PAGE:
Former player programme article - Frankie Parkes
Posted : 7th June 2020
During this period of enforced football inactivity Linfieldfc.com has provided weekly programme articles on our former players.
The series commenced ten weeks ago with an article on Jim Lemon and has continued over the past nine weeks with features on Tommy MacDonald, Stephen McKee, Eric Bowyer, Tony Gorman, Lindsay Curry, Damien Curran, Colin McCurdy, Martin McGaughey and Roy Walsh.
In this week's article Linfieldfc.com reproduces an article from the beginning of the season in which the spotlight was focused on former defender Frankie Parkes.
CULT HEROES – FRANKIE PARKES
by James Kennedy
Born, raised and married on the Shore Road – but Frankie Parkes signed for Linfield and wore the Royal Blue with pride from the age of 15.
Frankie says, “I went to Dunlambert Secondary and played for the school and in The Churches League. A friend called Trevor Reid took me along to training one night, a trial of sorts. The Rangers manager was Sammy Hatton and he must have liked what he saw, as he signed me”.
Hatton and trainer Billy Rodgers were big influences on the young Frankie, overseeing his progress from the Rangers through Linfield Swifts and into the 1st team.
“Billy Bingham was the manager of the 1st team when I first went to Windsor Park. He didn’t stay for long and the manager changed regularly, with Sammy Hatton also taking over the hot seat for a while”.
It was only when Roy Coyle became manager that Frankie made his 1st team debut.
“Others like Stephen McKee, John Garrett and Terry Hayes came through around the same time. Guess who I made my debut against? Crusaders of course! I just nipped across the Shore Road to play my first senior game”.
Those first couple of seasons of the Coyle era didn’t go too well, including the infamous Irish Cup final loss to Carrick Rangers. But Frankie had other matters on his mind that day in 1976.
“The final clashed with my wedding! When we set the date, I didn’t think I would be in the team, but as the final drew closer, I had arranged that I could get married and play the match. But Roy Coyle said that there would be too much pressure on me, so I had to concentrate on my other big day”.
Frankie was surprised to hear how that cup final turned out, and 12 months later there was more disappointment for the defender as The Blues lost another final, this time to Coleraine.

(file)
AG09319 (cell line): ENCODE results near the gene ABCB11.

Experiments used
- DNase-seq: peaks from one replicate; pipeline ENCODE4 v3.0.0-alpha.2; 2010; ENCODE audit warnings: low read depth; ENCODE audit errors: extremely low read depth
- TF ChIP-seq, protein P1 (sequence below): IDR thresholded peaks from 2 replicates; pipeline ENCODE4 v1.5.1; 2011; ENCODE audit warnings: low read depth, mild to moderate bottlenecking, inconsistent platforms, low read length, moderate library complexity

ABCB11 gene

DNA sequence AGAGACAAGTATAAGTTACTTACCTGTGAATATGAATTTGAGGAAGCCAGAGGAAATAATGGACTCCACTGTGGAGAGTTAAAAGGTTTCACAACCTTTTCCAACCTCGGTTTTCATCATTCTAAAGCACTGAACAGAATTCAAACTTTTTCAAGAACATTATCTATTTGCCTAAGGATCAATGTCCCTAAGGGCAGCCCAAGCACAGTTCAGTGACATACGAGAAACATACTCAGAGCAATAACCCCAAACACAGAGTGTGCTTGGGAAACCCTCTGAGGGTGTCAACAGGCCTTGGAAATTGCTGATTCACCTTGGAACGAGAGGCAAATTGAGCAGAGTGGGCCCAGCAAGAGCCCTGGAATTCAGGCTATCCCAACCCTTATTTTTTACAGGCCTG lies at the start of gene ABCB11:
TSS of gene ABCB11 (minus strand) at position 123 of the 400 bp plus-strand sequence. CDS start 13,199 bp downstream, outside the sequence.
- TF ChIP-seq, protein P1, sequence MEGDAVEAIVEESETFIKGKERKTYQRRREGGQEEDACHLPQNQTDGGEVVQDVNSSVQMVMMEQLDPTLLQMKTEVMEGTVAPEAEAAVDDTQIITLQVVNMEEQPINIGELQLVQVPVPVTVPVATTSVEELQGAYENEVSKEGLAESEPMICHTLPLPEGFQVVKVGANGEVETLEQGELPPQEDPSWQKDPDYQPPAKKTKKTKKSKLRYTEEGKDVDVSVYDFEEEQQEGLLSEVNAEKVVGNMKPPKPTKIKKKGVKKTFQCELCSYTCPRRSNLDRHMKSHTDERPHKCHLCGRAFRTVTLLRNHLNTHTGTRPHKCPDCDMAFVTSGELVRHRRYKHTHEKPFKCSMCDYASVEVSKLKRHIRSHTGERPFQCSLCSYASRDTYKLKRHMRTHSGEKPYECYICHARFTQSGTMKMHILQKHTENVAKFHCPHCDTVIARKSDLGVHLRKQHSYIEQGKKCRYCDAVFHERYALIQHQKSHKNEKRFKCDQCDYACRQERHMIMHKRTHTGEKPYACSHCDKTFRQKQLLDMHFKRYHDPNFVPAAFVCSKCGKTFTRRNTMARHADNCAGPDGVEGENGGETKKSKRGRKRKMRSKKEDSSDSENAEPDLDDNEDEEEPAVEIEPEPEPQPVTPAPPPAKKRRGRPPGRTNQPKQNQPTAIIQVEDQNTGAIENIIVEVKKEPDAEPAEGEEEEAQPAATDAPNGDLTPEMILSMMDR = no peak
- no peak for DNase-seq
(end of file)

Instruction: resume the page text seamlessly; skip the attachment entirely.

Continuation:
“I think Coleraine had four shots on target and every one of them ended up in the net. But I didn’t have to wait long for my first Irish Cup winners medal when we beat Ballymena Utd 3-1 the following year, and I also picked up a League medal in 1978”.
European action, including the Dundalk tie in 1979, and more medals followed, but in 1982 Frankie was on the move.
“Roy Coyle wanted to sign George Gibson from Ards. I was part of the deal, moving in the other direction. A couple of the Linfield lads told me I should stay, and I thought I could do the job that George was wanted for. But I was no longer wanted and went to Castlereagh Park under Billy Humphries”.
It was a move Frankie regretted, and after a couple of fruitless seasons he went to Portadown, where he was a regular until Ronnie McFall took over and quickly moved him on to Cliftonville.
“My knees were playing me up, and Billy Sinclair asked me if I would take over as manager of the Olympic side, and I did that job for two years. Eventually, Billy moved on and I was appointed 1st team Manager. I had a great 18 months in that job before I left and ended up back at Ards, as assistant to my old teammate Trevor Anderson.
That was Frankie’s last involvement with the local game.
“Being a manager or assistant is supposedly a part time job, but it takes up a lot of your time. I’m a self-employed electrician, and for most of the last 20 years, I have been concentrating on my day job”.
For Frankie, the joy of his time at Linfield will never fade.
“I don’t have any medals left, I gave them away to family members. I prefer the memories of my days with a great bunch of lads, legends like The Raff, Davy Nixon, Geordie Dunlop, and I really enjoy it when we get together”.